Thursday, July 18, 2024

Magicians Without Magic?

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Content Warning: this review discusses spoilers, character death, and themes of sexual assault as depicted on the show

The season finale is here. Ember is on his wrecking ball, and Fillory’s the target. Is this the end of magic as we know it?


Alice is still having trouble adjusting to her new human life. She’s been playing a little too closely with fire, trying to remember that Niffin magic. Quentin’s forced to give her a no-self-harm potion to keep her from burning herself.

At Brakebills, Penny is alive, but only for the moment. His trip to the Poison Room has left nasty magical consequences. We’re talking magical spine cancer, here. The Brakebills staff might be able to find a cure, but in the meantime, he and Kady have some errands they need to run. Penny Travels them to Mayaovsky’s, where Eliot, Quentin, and Alice are still holed up, now with the magic Fillory clock. Turns out, Penny read some pages out of Eliot’s book, or what pages were left anyway. The last 20 pages were blank, just like everyone’s last 20 pages are. Eliot knows that this magic apocalypse has to be somehow related to Ember. He’s going to have to go off-script if he wants to save Fillory.

Just as fast, POOF! Penny’s been summoned to the Library. Looks like you don’t get sick days when breaking into restricted areas at work, which happens to be exactly how you got sick in the first place. The Head Librarian Zelda is all in a tizzy. They know something big is about to go down, and they’re trying to prepare for it. Before the word “goodbye” can barely be uttered, Kady is Apparated back to Earth. Penny-less.

Eliot makes a pitstop at Julia’s place only to find that she’s not taking having her Shade back too well. With her soul now intact, the flashes of trauma from Reynard’s assault have only grown stronger. Eliot needs her god-invisibility amulet in order to help out with the Ember problem, but he’s not leaving without her too. Julia could use a little help. And Fillory needs a lot of help. Why not kill two birds with one stone?

Where have Margo and Josh been this entire time? Well, they found fairyland, and it turns out it’s just another dimension sitting directly on top of their own castle. Breaking out Fen is a bust. She won’t leave without her baby. Plus, turns out the Fairy Queen already knows they’re in the castle, and she wants an interview. Margo tries to bargain for Fen’s baby, but it’s a losing battle. In the interest of letting them put a stop to Ember, the Queen is inclined to release them. Complete with a gift of what is basically catnip for gods, Margo and Josh are ready to go on their way. But not without paying the tithe.

After giving Quentin a little pep talk, Eliot travels back to Fillory to transform King Idris from rat to human. A royal tantrum is thrown by Prince Ess when Eliot kicks him off the throne, but at least Eliot and Idris get a kiss goodbye before it’s down to business. One millisecond later, Margo and Josh have popped back into existence, but it looks like they’ve left something behind. Margo’s right eye. The price she paid to exit the fairy realm. There’s no time to process. They have a party to plan. For a ravenous god.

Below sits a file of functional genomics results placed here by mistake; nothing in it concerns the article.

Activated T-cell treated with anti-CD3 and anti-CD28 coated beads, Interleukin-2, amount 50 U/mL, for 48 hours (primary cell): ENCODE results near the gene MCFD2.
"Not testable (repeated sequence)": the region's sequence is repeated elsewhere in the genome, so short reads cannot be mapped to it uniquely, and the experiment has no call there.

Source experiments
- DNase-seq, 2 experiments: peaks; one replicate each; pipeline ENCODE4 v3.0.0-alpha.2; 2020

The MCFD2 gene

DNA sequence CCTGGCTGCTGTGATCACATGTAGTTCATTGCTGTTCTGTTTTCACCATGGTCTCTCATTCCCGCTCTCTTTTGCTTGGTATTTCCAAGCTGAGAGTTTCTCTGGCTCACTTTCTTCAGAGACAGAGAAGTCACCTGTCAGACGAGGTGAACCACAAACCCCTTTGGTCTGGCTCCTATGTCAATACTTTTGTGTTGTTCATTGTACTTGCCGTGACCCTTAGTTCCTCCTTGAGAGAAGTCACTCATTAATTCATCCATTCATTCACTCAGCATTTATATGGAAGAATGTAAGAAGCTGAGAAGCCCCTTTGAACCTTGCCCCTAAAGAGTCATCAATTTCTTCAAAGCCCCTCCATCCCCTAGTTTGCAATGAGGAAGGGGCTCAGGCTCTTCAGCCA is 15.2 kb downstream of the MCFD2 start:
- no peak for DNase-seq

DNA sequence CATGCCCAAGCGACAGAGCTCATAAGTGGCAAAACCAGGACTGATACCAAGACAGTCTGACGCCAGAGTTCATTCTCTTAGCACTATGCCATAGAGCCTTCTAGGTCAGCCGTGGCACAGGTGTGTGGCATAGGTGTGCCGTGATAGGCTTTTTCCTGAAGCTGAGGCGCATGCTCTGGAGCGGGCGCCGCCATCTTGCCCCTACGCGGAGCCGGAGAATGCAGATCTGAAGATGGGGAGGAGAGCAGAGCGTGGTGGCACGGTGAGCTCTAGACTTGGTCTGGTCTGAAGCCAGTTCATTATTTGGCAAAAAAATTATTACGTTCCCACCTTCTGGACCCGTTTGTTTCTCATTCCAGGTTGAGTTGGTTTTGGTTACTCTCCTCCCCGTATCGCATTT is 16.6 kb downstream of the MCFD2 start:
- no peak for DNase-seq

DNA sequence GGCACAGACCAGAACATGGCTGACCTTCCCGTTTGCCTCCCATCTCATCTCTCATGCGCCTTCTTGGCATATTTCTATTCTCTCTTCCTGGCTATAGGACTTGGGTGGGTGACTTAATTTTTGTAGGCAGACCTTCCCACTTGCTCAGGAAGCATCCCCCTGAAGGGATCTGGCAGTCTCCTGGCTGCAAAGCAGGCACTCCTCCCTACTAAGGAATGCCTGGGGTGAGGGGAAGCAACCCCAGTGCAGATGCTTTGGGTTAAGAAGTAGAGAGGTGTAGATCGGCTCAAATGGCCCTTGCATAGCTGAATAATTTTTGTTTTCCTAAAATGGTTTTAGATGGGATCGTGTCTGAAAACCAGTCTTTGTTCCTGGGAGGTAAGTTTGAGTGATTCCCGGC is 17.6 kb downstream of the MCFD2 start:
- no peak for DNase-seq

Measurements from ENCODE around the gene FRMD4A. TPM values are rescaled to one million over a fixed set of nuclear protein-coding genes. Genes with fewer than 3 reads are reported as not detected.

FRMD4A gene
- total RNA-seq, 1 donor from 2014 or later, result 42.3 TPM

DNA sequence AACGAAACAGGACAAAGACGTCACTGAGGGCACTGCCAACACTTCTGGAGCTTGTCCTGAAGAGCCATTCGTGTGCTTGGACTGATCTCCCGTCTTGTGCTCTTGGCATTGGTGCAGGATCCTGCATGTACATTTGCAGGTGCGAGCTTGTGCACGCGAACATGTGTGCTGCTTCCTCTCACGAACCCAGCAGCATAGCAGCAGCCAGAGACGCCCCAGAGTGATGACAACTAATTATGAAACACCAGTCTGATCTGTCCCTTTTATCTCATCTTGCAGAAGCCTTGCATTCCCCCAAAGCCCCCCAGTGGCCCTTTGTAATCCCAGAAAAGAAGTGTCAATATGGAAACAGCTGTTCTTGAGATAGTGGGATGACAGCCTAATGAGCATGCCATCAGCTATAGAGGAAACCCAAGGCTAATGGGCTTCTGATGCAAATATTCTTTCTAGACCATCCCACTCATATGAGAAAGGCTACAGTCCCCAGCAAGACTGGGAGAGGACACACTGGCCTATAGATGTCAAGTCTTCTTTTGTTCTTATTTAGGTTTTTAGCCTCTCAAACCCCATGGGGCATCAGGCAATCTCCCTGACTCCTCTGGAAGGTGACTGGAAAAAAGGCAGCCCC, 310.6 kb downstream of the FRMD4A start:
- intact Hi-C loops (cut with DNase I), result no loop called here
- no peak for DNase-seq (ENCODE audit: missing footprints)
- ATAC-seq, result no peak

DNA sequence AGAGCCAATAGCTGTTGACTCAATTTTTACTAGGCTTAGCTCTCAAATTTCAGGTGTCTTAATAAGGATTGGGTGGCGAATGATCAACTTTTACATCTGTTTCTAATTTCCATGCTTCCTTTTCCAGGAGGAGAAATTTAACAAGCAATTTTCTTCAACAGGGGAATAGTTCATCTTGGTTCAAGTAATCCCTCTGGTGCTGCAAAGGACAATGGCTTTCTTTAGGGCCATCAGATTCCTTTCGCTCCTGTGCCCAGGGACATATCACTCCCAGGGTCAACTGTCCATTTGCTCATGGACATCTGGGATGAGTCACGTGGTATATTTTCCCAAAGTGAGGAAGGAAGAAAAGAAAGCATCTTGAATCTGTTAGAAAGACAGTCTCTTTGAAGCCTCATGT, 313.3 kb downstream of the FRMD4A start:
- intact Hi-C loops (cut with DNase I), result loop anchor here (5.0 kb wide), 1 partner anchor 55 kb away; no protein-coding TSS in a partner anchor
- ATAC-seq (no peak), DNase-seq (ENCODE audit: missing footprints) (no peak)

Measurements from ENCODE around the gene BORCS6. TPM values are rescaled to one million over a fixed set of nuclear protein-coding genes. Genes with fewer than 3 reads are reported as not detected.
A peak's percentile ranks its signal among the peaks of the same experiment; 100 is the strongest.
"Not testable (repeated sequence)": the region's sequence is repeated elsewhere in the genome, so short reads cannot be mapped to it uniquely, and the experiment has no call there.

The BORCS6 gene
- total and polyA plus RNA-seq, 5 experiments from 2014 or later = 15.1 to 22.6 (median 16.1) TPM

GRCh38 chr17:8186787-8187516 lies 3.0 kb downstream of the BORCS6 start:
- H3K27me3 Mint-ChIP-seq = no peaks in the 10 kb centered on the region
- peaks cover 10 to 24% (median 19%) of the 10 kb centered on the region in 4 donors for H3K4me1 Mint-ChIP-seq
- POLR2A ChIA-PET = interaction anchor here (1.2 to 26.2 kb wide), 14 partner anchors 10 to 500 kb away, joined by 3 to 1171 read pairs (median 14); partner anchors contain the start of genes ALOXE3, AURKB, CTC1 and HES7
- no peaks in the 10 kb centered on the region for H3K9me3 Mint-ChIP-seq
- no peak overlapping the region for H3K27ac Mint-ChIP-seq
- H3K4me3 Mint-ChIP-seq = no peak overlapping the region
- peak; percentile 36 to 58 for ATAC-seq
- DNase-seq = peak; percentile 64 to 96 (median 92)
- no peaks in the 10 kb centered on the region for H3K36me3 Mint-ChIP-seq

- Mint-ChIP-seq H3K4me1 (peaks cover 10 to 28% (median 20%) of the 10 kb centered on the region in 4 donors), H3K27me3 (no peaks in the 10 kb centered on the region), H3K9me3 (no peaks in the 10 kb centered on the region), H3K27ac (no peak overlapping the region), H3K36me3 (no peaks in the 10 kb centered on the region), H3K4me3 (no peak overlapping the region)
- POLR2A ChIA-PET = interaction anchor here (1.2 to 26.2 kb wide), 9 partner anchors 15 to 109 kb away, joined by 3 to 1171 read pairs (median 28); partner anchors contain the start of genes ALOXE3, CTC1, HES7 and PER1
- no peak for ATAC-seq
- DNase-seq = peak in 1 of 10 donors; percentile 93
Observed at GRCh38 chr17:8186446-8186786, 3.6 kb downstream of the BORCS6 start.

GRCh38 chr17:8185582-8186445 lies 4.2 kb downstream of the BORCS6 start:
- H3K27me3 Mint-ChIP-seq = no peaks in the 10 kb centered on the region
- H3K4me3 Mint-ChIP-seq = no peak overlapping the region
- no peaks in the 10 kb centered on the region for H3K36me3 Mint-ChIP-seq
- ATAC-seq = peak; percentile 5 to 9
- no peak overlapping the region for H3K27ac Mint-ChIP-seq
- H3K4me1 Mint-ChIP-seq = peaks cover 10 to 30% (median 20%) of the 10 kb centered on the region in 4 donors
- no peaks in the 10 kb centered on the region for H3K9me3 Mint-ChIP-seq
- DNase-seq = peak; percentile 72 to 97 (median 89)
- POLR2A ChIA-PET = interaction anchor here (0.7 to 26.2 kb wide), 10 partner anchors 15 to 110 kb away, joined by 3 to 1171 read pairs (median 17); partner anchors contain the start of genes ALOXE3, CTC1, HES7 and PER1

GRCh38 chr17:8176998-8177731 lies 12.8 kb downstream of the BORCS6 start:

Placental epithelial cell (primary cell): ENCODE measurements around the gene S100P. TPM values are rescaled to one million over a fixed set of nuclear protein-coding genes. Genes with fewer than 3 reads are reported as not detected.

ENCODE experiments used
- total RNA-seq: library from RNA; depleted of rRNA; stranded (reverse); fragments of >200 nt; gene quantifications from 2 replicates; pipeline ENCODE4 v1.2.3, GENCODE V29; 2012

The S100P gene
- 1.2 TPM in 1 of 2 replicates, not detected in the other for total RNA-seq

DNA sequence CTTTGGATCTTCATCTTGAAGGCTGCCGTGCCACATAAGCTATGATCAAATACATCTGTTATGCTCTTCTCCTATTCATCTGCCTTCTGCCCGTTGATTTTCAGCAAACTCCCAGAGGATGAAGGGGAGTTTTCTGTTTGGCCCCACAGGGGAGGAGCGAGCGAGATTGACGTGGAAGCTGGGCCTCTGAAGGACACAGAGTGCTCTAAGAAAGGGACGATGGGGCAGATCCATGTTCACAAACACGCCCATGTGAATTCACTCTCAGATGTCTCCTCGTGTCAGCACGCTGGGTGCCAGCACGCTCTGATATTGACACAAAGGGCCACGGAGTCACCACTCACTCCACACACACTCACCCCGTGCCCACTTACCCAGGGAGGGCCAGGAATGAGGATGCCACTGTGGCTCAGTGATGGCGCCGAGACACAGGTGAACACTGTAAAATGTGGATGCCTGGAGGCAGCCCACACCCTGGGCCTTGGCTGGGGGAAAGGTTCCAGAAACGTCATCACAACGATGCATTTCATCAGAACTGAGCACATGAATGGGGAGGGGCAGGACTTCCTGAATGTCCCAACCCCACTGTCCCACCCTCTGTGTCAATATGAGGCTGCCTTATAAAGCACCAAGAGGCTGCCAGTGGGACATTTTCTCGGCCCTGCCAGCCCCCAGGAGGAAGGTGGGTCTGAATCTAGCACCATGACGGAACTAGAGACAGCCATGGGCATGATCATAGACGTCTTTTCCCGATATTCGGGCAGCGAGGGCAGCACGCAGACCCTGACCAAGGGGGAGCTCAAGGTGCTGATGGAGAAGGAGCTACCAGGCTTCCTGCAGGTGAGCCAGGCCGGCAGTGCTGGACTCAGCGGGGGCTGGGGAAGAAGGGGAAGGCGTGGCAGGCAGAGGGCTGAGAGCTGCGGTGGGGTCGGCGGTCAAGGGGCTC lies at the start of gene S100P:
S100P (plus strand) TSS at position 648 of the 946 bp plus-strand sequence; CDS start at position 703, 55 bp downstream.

As per Eliot’s instructions, Quentin has been sent to parlay with Umber back in Canada. Still as stubborn as before, Umber would rather give him a tour of his new pocket world — “Cuba” — than save Fillory. The place is very… Matrix.

In Fillory, the party’s on, and Josh has baked the god-catnip into little cakes. Ember takes the lure, but between stuffing his mouth with sweets, Eliot is unable to sway him into keeping Fillory. In fact, he decides now is as good a time as ever to take a sledgehammer to it. As Ember is bringing the whole place down, Julia appears on the scene – holding Umber’s snowglobe of a pocket world. She releases Quentin and Umber from Cuba, and they spill out into Fillory. The brothers are reunited.

Until Ember murders Umber.

Yeah, he’s not too happy to find out a) Umber faked his death, and b) the bargain Umber made with the Beast for his life was Ember’s banishment.

All according to plan. Julia imbues a sword with Umber’s dying essence, and tag teaming with Quentin, they run Ember through. So ends the reign of gods in Fillory.

Free will, am I right?


In reconnecting with Alice after his god-fight, Quentin gets a little taste of Niffin knowledge. All gods have parents. And the old gods are a thousand times more cruel than the antics of Ember and Umber. They want payback. So they send “The Plumber”.

Not Mario. But a magical entity which starts popping into existence all over the place — Fillory, the Library of the Neitherlands, Brakebills — and shuts off the magic. Not to mention that the fairies seem to have used this to their advantage and turned up right on Castle Whitespire’s doorstep. With an army.